Published April 18, 2018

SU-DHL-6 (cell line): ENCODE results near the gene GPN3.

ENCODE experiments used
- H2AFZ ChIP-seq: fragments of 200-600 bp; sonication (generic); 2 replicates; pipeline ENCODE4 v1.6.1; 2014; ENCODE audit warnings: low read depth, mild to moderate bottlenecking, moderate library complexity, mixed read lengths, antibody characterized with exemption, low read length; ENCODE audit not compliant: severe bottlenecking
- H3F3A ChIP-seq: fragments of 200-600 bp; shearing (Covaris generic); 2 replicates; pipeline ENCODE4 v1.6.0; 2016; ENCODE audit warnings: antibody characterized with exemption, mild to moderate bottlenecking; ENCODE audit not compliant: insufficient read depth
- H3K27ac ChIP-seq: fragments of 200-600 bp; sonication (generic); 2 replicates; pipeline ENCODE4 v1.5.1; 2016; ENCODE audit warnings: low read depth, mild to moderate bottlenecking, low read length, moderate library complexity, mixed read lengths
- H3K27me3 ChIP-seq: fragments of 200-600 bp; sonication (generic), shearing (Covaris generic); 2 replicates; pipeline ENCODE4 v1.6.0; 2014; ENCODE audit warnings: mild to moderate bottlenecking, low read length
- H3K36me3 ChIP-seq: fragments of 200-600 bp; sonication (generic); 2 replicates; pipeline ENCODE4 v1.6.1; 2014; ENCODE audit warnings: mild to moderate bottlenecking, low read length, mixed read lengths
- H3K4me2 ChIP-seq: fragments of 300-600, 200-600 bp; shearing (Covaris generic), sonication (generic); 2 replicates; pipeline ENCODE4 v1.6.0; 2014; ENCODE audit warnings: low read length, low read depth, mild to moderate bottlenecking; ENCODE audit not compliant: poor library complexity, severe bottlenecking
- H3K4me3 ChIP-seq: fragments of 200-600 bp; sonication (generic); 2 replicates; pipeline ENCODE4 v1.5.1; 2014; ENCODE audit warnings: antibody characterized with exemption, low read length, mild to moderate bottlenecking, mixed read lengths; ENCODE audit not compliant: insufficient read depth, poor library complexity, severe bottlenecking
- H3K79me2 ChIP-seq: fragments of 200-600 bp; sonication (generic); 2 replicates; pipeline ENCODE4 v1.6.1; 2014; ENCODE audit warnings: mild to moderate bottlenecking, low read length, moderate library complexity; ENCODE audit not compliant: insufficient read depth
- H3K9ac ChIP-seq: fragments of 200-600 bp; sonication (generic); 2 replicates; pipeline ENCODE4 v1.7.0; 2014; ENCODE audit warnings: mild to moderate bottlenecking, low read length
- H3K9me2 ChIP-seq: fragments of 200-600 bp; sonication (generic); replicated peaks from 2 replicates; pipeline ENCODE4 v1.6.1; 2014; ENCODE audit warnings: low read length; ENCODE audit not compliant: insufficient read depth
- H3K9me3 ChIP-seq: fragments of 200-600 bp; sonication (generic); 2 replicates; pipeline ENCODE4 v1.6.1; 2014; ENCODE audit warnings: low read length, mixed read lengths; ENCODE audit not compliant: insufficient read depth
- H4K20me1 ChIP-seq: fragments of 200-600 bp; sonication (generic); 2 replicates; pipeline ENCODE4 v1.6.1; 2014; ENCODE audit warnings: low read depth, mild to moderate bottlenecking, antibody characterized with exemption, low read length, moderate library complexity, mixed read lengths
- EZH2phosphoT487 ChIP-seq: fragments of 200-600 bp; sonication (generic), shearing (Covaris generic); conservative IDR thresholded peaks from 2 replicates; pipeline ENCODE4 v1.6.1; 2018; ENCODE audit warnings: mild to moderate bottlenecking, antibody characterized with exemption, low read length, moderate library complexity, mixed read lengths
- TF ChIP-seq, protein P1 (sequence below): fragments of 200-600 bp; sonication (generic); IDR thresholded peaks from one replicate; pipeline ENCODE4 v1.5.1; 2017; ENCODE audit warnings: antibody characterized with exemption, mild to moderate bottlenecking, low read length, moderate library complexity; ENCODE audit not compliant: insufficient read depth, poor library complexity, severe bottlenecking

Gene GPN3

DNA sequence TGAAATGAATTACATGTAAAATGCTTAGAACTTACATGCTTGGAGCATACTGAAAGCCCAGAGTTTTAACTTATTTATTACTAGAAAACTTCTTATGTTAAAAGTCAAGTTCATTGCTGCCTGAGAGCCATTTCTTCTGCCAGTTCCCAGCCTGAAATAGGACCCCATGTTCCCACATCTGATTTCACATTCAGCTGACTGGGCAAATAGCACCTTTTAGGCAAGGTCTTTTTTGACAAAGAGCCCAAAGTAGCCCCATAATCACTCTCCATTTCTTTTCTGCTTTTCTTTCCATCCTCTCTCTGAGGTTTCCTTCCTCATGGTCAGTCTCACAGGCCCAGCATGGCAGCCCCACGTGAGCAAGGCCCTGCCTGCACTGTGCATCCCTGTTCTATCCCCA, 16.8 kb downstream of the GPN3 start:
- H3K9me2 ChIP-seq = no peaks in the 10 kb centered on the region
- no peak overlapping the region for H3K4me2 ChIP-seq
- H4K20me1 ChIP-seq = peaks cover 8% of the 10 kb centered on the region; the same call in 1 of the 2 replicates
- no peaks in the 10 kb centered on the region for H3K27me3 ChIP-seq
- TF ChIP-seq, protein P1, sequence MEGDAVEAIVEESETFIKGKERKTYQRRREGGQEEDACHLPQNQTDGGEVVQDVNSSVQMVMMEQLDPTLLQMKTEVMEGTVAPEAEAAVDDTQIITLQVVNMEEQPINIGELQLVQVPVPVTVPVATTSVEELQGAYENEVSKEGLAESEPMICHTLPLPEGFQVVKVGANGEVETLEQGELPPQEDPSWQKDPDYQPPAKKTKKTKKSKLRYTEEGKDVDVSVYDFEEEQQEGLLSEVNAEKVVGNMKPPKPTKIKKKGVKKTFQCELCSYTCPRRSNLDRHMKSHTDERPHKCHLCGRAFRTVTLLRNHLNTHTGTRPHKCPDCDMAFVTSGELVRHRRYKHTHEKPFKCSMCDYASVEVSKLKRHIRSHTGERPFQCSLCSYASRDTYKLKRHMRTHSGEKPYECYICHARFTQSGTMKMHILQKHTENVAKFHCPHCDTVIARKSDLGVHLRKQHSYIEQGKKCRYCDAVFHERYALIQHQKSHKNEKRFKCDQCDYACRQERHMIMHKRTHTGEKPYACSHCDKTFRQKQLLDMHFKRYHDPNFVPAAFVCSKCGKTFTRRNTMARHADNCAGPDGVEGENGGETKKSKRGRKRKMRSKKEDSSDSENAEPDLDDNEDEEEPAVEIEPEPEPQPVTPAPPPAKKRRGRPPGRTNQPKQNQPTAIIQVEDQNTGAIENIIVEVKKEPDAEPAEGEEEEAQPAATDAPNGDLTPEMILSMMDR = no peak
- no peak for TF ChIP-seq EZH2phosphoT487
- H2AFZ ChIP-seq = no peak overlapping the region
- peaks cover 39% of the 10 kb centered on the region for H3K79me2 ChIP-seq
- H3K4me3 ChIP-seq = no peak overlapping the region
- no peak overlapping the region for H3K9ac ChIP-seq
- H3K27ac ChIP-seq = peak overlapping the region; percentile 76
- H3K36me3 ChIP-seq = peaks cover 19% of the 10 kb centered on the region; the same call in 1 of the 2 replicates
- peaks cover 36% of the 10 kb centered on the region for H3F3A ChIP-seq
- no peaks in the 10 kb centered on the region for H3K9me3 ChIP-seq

This video was recorded by Ana Laguna in Salamanca, Spain, where she and José Benito met at a conference for the Leonese language. Leonese is spoken by as many as 50,000 people, primarily in the Castile y León region of western Spain. A variety of the Astur-Leonese dialect continuum, Leonese bears close resemblance to other languages in the region, including Asturian, Extremaduran, Mirandese, and Cantabrian; collectively, all have been varyingly described as separate but similar languages, or distinct dialects of a single mother tongue. Grammatically and in vocabulary, the Astur-Leonese languages share traits with Portuguese, Galician, and Spanish Like most other Romance languages, Leonese first emerged in the tenth century CE from local dialects of Vulgar Latin, and was a language of government and literature, until it was displaced by Spanish in the fourteenth century CE. Though the language remains unrecognized today, the language’s use in media has grown considerably since the 1900s, with literature, music, and online content. José Benito’s variety, the Palra d’El Rebollal, is spoken in the municipalities around the city of Salamanca.